True colours

Taking its lead from the US, which left the council last year, former UK foreign secretary Boris Johnson announced that the UK would “move next year to vote against all resolutions introduced under Item 7”.

On the eve of the UNHRC’s 40th meeting in Geneva this month, Hunt chose the Jewish Chronicle to confirm that Britain would “oppose every Item 7 resolution. On Friday we will vote against all four texts proposed in this way.” 

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Surely, Britain’s decision to provide cover for a foreign state’s human rights abuses should have been announced in the mass media, rather than a UK pro-Israel publication catering to some parts of the Jewish community. In so doing, he might also have contributed to the conflation of the UK’s Jewish community with Israel, which is dangerous. 

The UK ultimately voted against all resolutions under Item 7, including the Palestinians’ right to self-determination. In a statement explaining its decision, the Foreign Office tried to justify this as an act not against the individual resolutions, but against the council’s decision to keep Item 7.

Bizarrely, it claimed some satisfaction that the accountability resolution, which had been moved to Item 2, resulted in a UK abstention.

The UK’s true colours in defending Israel came to the fore again when it abstained on the motion to adopt the report of the independent international commission of inquiry on the protests in the occupied Palestinian territories, which found “reasonable grounds” to believe that during Gaza’s Great March of Return, Israeli soldiers committed violations of international human rights and humanitarian law.

Who is getting special treatment?

The UK’s explanation was that it could not support a resolution that failed to investigate the role of non-state actors, particularly Hamas. The decision was roundly condemned by a coalition of charities, which called it a “dereliction of its responsibility”. Shadow Foreign Secretary Emily Thornberry pressed the government further, noting that its actions effectively told Israeli authorities: “We refuse to find fault with your actions.”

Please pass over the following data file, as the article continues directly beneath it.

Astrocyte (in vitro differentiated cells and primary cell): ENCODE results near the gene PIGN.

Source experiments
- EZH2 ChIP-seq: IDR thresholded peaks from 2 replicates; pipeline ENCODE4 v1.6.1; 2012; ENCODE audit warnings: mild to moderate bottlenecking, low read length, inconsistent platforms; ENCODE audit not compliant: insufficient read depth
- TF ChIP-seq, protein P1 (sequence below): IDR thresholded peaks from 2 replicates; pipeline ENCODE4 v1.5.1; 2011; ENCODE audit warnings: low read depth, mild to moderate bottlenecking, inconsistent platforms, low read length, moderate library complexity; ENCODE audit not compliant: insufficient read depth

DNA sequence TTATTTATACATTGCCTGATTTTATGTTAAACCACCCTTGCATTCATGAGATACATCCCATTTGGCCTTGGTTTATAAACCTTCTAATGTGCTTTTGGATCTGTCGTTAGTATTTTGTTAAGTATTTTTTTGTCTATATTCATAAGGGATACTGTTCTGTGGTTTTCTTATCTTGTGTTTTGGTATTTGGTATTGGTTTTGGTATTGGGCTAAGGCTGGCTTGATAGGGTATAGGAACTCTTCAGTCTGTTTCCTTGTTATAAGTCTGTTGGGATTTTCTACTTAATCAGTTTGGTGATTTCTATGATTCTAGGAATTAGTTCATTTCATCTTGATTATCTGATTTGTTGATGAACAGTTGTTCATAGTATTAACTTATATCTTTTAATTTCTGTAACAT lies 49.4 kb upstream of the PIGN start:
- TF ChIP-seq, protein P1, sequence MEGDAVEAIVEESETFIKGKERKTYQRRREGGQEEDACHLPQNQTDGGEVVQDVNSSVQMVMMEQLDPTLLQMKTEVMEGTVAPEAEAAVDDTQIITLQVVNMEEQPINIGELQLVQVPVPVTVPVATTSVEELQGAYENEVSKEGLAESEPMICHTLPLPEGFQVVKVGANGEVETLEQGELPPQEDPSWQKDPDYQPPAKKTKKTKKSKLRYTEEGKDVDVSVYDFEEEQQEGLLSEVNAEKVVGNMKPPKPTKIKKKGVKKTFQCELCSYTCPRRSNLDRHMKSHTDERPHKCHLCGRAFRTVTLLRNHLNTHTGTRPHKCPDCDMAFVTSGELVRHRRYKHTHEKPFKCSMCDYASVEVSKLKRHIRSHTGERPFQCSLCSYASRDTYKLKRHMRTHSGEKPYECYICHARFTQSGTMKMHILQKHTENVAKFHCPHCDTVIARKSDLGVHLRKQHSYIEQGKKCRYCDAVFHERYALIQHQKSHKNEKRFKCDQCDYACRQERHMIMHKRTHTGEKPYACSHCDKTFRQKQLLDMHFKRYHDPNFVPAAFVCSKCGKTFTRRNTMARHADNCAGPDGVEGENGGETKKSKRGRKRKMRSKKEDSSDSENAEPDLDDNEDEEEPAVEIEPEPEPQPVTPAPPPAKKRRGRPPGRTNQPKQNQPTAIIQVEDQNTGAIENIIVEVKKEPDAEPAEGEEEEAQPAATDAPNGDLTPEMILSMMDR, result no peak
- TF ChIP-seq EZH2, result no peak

Both Britain and the US are not only shielding Israel from accountability for its crimes; they are damaging the standing of international law and international humanitarian law. They are also emboldening Israel to continue to feel that it can operate above the law. 

Turning a blind eye to illegal facts on the ground sends a dangerous message to aggressors that no accountability will follow

If evidence was needed to confirm this, a tweet by Israeli MK Bezalel Smotrich should do. In the wake of Trump’s decision to recognise Israel’s sovereignty over the Golan, he called on the US president to also “recognise our sovereignty over the West Bank. God willing, we will work to achieve this soon. We hope to see your support, too.” 

Trump and his administration have used a combination of “facts on the ground” and “biblical” arguments to justify their decisions in support of Israel, which breach international law.  Turning a blind eye to illegal facts on the ground sends a dangerous message to aggressors that their aggression can be accepted with time, and that no accountability will follow.

As for biblical justifications, surely today’s “universal bible” is international law, painstakingly developed to replace the law of the jungle for the benefit of mankind. 

If the status of international law is further eroded, simply for Israel’s sake, then who is being singled out for special treatment?

The views expressed in this article belong to the author and do not necessarily reflect the editorial policy of Middle East Eye.

Kamel Hawwash is a British-Palestinian engineering professor based at the University of Birmingham. He is chair of the Palestine Solidarity Campaign (PSC) and a founding member of the British Palestinian Committee (BPC).